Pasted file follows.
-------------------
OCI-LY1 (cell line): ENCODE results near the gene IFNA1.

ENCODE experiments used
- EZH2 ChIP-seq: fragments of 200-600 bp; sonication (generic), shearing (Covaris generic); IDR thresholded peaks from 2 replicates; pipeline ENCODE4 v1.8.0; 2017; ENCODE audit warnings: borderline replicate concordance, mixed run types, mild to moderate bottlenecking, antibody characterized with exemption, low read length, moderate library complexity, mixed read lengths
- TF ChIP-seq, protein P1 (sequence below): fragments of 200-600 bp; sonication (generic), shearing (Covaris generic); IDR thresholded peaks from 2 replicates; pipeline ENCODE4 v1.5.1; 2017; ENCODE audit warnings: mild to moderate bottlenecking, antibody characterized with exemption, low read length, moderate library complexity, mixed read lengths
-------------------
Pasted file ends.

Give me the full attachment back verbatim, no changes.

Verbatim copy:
OCI-LY1 (cell line): ENCODE results near the gene IFNA1.

ENCODE experiments used
- EZH2 ChIP-seq: fragments of 200-600 bp; sonication (generic), shearing (Covaris generic); IDR thresholded peaks from 2 replicates; pipeline ENCODE4 v1.8.0; 2017; ENCODE audit warnings: borderline replicate concordance, mixed run types, mild to moderate bottlenecking, antibody characterized with exemption, low read length, moderate library complexity, mixed read lengths
- TF ChIP-seq, protein P1 (sequence below): fragments of 200-600 bp; sonication (generic), shearing (Covaris generic); IDR thresholded peaks from 2 replicates; pipeline ENCODE4 v1.5.1; 2017; ENCODE audit warnings: mild to moderate bottlenecking, antibody characterized with exemption, low read length, moderate library complexity, mixed read lengths